- Question: Likelihood to recommend website
- Use primary market research
- Customer retention
- RF of customers
In Web Analytics Context Is King Baby! Go Get Your Own
- Never report data in aggregate, or by itself. Always always always test to see if you are including context!
- Compare trends over different time periods
- Compare key metrics and segments against site average
- Report multiple metrics
- Tap into the tribal knowledge
The “Action Dashboard” (An Alternative To Crappy Dashboards)
- Why do dashboards suck?
- Don’t provide a interpretation
- Readers don’t trust the providers of dashboards
- Not enough company context in the interpretation
- Providers don’t have enough experience
- How to make a good one?
- Report only 3-5 most critical metrics
- Show a trend in a graphic for a metric (segmented)
- Give key trends and insights
- Recommend actions
- What are the impacts of the company
Multichannel Analytics: Tracking Offline Conversions. 7 Best Practices, Bonus Tips
- Track your online store locator, directions, etc.
- Use unique 800 numbers
- Use unique coupons / promotions
- Connect online and offline – e.g. club cards, delivery, etc.
- Ask your customers (survey)
- Conduct controlled experiments
- Do primary research
Multichannel Analytics – Tracking Online Impact Of Offline Campaigns
- Use vanity urls: Permanent redirects help you to differentiate between offline and online referals
- Use unique coupons / offer codes
- Survey, survey, survey
- Correlate traffic patterns with offline ad patterns
Slay The Analytics Data Quality Dragon & Win Your HiPPO’s Love!
- Change your boss
- Compare web data with their favorite source
- Put the data quality problem aside and give them actionable insights
- You get trends rather fast even without a complete WA implementation
- Start with the outcomes
- One WA is probably enough
- Realize if the data quality is good enough
- If you don’t have enough traffic, care about more traffic first
- There are inaccurate benchmarks and illegal customer behavior – don’t care too much about it
- Fail fast, i.e. test
Barriers To An Effective Web Measurement Strategy [+ Solutions!]
- Note: Tools aren’t the real problem, still lots of people talk about them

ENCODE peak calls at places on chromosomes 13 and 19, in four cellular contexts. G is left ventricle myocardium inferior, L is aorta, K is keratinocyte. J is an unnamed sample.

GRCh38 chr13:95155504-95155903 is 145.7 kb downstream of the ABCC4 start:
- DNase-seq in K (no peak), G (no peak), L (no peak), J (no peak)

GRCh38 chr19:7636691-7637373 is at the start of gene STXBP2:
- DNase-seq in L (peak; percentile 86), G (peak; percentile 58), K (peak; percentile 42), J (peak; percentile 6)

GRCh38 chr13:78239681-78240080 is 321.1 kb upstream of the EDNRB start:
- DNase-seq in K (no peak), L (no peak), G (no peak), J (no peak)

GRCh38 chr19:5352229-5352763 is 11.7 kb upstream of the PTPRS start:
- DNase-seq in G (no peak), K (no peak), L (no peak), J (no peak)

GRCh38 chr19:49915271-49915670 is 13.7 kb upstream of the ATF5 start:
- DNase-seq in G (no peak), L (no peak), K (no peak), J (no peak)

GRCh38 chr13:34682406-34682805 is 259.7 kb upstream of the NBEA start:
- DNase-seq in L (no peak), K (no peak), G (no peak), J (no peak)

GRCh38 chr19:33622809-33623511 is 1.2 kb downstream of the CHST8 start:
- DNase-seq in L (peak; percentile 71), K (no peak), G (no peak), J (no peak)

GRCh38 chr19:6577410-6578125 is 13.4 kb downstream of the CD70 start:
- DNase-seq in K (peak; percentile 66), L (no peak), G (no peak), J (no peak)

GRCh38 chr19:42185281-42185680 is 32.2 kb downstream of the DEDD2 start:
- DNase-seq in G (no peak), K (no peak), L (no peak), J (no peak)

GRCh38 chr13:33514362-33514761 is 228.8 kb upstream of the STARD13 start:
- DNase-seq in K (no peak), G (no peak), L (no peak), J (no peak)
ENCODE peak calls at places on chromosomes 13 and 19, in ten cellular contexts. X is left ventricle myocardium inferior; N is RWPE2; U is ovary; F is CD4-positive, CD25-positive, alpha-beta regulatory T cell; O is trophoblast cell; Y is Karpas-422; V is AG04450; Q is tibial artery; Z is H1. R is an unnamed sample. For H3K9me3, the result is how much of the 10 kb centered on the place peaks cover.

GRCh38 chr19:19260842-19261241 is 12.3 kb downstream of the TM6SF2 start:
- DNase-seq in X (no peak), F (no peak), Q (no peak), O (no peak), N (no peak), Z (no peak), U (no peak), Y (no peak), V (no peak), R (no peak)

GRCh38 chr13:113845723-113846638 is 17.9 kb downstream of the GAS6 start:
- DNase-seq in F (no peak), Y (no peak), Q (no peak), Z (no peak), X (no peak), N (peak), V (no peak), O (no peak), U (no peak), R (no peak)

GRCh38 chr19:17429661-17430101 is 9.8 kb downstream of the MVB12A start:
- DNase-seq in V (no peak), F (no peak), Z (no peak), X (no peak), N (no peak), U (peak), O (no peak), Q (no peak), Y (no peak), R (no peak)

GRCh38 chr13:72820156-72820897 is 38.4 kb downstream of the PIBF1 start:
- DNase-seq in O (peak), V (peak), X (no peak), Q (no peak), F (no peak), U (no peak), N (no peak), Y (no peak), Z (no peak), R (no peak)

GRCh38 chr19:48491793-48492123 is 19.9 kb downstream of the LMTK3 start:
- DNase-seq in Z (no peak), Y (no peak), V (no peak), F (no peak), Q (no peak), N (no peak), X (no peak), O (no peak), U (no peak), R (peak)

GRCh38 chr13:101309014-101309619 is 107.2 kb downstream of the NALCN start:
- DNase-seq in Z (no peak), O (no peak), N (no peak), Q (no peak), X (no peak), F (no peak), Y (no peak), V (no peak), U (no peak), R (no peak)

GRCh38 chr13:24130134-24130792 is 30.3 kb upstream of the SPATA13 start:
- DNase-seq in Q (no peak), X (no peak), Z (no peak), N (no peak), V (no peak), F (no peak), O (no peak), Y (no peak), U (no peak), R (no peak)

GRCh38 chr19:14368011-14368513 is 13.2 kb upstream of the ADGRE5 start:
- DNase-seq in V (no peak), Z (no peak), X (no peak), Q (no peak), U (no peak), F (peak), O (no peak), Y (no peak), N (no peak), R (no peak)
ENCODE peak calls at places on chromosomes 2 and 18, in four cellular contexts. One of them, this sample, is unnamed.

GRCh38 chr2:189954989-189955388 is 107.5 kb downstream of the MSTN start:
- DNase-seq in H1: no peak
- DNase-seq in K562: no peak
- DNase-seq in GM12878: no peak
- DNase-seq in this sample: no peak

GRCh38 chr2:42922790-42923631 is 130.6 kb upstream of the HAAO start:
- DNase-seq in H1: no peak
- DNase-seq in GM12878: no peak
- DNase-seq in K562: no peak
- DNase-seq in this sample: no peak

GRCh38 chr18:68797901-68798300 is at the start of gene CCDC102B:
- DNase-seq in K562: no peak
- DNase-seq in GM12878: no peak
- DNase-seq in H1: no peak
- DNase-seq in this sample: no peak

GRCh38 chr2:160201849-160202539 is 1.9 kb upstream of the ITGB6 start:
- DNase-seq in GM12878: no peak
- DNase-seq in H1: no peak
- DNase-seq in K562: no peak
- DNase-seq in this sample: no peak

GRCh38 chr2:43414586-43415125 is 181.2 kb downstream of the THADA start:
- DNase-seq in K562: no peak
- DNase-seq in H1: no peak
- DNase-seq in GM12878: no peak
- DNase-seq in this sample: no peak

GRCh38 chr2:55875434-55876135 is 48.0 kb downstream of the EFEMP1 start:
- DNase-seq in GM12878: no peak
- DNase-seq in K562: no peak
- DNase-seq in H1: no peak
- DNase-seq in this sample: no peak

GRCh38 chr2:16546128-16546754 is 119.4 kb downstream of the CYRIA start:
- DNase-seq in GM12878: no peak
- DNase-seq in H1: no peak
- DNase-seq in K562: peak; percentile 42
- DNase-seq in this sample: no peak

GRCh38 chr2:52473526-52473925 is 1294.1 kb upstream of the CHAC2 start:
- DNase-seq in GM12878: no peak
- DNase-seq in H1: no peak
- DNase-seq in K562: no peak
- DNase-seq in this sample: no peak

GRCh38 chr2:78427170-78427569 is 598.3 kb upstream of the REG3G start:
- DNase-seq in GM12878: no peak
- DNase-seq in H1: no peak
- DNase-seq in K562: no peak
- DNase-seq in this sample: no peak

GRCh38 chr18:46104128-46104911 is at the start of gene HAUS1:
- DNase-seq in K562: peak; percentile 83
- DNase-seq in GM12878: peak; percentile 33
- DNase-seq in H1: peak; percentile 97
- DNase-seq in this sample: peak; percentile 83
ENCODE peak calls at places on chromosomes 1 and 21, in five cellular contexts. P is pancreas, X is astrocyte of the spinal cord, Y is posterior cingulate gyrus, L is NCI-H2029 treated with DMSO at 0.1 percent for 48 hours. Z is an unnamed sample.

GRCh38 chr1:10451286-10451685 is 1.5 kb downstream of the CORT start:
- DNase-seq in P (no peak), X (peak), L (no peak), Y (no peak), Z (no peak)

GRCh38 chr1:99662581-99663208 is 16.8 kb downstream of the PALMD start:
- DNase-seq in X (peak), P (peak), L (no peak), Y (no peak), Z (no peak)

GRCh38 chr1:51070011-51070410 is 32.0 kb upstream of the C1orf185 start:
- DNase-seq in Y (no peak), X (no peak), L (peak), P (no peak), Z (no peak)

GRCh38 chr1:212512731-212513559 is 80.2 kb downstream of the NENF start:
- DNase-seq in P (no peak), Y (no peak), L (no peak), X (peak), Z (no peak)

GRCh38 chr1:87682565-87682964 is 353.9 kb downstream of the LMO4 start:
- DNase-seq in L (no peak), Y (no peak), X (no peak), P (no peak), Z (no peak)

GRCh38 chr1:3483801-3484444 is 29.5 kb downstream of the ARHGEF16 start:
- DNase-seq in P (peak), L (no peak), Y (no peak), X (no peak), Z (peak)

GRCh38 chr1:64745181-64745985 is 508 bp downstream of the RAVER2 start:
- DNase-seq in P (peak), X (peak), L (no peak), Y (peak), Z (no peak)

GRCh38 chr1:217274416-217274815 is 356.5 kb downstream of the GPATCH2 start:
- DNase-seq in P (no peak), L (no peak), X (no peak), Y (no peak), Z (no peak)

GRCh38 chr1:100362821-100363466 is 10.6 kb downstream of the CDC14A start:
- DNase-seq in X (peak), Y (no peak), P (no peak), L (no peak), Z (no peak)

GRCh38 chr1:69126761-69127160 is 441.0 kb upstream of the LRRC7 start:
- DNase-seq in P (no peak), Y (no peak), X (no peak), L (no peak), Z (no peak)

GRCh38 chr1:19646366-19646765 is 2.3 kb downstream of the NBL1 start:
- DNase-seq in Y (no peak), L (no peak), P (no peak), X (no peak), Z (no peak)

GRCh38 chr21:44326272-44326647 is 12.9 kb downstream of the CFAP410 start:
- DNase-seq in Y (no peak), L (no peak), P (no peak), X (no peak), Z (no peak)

- Lack of resources (45%): Start for free and ask your right for a budget
- Lack of strategy (31%): Change your job. If your a VP maybe you can help create one
- Siloed organization (29%): Start small and offer value
- Lack of understanding (25%): Do and show
- Too much data (18%): Limit yourself on the critical few metrics.
- Lack of senior mgm buy-in (18%): see previous summaries
- Difficulty reconciling data (17%): Whatever.
- IT blockages (17%): Show lost revenue by delay
- Lack of trust in analytics (16%): previous summaries
- Finding staff (12%): Don’t be to narrow minded
- Poor technology (9%): Concerns mostly only brand new technologies / platforms
Who Owns Web Analytics? A Framework For Critical Thinking
- The biggest problem is most often the organization structure.
- How long has the company been doing WA? -> New: find accepting division to embarrass the seniors – Older: see next point
- Analytical maturity? New: find accepting people – Older: identify power centers
- Who owns the power to make changes to the site?
- Which model: Centralized? Decentralized? Something else? Agile team with satellites
- Which division / department is best for WA? Marketing if they have the power -> Ideal situation: own department
10 Fundamental Web Analytics Truths: Embrace ‘Em & Win Big
- If you have more than one clickstream tool, you are going to fail: Implementing, understanding and communicating one tool is hard enough
- Expensive tools won’t give you insights: Real problems are lack of skills, terrible orga, no structure or no courage.
- It is faster to fail and learn then wait for an “industry case study” or find relevancy in a “industry leader white paper”
- You are never smart enough not to have a Practitioner Consultant on your side (constantly help you kick it up a notch)
- Your job is to create happy customers and a healthier bottom-line
- Go to your own website
- Read your own email campaigns
- Buy something on your own website
- Return a product on your own website
- Do the same stuff on competitor’s websites
- Do usability studies
- Be a customer and ask yourself: What will create happier customers tomorrow?
Measuring Incrementally: Controlled Experiments to the Rescue!
- Test everything
- You may need additional personnel for conducting and analyzing the experiment
- It gives you excellent insights in different methods
- Act on your results as fast as you can